AI Memory Lock In Effects

0
169
brown building near body of water under blue sky and white clouds
Photo by Mike van Schoonderwalt on Pexels.com

This morning I was helping a portfolio company write an update that needed to go out to investors, partners, and prospective customers. In it the importance of being brief, clear, and direct were paramount. I found myself using my usual toolbox to improve things which was a combination of talking it out with a voice to text capture, condensing things into a few key bullets, and finally “jamming” with ChatGPT to further refine my thoughts. I am a very collaborative writer and builder. I benefit from talking things through with someone. Since that is not always possible, the advent of AI has been extremely helpful.

Today, I realized that ChatGPT now has memories across posts.

In April 2024 ChatGPT has this to say:

  1. Persistent Memory: When you tell me something you’d like me to remember, I can store this information and recall it in future conversations. This helps in maintaining context and continuity, making our interactions more personalized and efficient.
  2. Privacy and Control: You have control over this memory. You can ask me to forget certain things I’ve remembered or to review what I currently remember.
  3. Dynamic Updating: As our conversations evolve, I can update or modify the memory based on new information you provide. This ensures that the memory remains accurate and relevant to your needs.
  4. Contextual Usage: The information I remember is used to provide more tailored responses and suggestions based on your specific context and preferences.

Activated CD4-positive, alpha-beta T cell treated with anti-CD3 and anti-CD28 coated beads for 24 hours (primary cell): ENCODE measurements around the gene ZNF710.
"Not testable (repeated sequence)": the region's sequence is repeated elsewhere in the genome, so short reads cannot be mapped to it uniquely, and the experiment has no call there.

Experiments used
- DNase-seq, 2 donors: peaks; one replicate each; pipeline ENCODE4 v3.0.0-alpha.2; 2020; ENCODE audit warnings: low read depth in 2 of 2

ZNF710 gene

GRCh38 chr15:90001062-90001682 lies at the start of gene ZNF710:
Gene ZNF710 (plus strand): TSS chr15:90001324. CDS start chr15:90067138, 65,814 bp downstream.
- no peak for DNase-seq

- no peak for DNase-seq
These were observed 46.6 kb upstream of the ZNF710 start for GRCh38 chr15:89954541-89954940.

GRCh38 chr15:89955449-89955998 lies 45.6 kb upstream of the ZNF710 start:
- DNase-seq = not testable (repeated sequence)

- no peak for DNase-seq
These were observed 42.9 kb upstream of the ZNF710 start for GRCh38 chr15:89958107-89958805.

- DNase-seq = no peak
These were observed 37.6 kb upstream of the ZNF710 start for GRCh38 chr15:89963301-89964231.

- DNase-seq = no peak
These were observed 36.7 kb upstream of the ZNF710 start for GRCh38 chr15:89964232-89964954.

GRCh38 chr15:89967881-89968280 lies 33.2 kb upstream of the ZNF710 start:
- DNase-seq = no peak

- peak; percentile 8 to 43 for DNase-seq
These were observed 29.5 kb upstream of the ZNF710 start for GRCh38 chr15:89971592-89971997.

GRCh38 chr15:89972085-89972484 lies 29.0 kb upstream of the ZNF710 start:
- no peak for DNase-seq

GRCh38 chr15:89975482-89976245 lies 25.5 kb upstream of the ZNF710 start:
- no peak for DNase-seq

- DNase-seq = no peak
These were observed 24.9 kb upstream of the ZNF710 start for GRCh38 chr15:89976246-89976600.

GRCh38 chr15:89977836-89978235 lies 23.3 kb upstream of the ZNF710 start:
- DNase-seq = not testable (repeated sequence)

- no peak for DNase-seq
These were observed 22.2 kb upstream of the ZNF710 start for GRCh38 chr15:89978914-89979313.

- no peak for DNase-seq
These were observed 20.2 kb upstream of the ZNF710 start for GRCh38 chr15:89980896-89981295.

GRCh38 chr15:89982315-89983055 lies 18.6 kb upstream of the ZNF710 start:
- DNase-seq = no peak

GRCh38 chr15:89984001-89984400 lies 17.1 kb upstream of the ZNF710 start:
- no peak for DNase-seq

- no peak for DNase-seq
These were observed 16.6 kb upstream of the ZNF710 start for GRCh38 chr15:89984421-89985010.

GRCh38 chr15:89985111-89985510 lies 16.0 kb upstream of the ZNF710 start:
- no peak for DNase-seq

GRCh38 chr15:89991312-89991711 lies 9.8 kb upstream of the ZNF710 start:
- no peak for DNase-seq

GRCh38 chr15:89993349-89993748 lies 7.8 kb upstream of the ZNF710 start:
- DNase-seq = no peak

I have been thinking about this concept for awhile and 2018 I described it Algorithmic Lock In as it related to Spotify. the more you use it, the better it becomes. Its very hard to migrate your taste profile once it has been established. The other is the Data Exhaust that similarly comes out of a service you use. My articulation of this from 2008 was “The more data left behind, that can be harvested, the better the underlying network.” This is not to say that the data left behind can’t be harvested for evil instead of good, it just means that the lock in effect is real.

This brings us to my point today, which is that ChatGPT is now building a user data moat. The more you use the OpenAI platform, the more data it ingests about you. You can control, edit, omit, and contour this information (as described above) as you see fit. This is a fascinating new way to think about the moat of a AI business. As AI companies are struggling to support the huge compute power necessary to run against smaller revenues than expected, the more “sticky” the platform the better chance they have of succeeding. In this NYTimes article it is described that startups in the space have little chance to succeed without the financial support and partnership of a large platform in the space – enter Microsoft, Meta, and others getting into the game. This David+Goliath match makes for a very deep pocketed, and now potentially deeper moat standard.

As ChatGPT continues to build and iterate, there is a high likelihood that my past actions and energy put into it will benefit me more – thus justifying the subscription even further. AI is getting smarter everyday, and the AI you use everyday is getting smarter for you to use.

Previous articleBurnout vs Burnin